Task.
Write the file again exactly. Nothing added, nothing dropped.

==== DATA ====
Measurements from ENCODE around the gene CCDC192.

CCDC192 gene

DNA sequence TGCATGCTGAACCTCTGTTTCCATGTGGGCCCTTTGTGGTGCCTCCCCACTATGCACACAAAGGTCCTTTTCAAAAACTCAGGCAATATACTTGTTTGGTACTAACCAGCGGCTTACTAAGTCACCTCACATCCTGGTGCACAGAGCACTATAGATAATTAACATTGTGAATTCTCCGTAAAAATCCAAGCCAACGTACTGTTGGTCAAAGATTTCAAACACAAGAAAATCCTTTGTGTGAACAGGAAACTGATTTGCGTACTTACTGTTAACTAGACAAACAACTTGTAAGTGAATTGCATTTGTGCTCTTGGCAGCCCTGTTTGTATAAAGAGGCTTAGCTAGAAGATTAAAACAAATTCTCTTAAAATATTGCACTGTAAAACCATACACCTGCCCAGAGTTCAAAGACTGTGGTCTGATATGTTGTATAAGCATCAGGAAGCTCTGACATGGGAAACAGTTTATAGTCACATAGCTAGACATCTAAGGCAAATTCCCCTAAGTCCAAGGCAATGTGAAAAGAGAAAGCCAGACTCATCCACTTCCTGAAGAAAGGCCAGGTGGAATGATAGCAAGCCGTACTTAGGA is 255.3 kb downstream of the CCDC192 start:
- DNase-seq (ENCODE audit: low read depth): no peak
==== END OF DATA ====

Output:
Measurements from ENCODE around the gene CCDC192.

CCDC192 gene

DNA sequence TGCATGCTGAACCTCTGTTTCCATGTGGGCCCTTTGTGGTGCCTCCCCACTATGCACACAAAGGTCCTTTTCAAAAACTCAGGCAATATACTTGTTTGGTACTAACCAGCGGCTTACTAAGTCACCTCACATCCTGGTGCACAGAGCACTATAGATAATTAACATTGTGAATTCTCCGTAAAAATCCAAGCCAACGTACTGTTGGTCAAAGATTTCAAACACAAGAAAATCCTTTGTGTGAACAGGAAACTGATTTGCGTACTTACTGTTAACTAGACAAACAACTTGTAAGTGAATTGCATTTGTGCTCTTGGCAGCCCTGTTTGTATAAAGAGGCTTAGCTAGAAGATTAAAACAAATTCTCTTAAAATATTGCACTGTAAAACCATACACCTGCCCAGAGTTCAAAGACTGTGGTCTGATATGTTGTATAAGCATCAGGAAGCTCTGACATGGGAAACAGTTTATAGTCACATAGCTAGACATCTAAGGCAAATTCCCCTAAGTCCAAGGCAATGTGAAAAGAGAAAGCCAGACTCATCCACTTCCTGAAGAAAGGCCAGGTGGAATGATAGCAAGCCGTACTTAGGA is 255.3 kb downstream of the CCDC192 start:
- DNase-seq (ENCODE audit: low read depth): no peak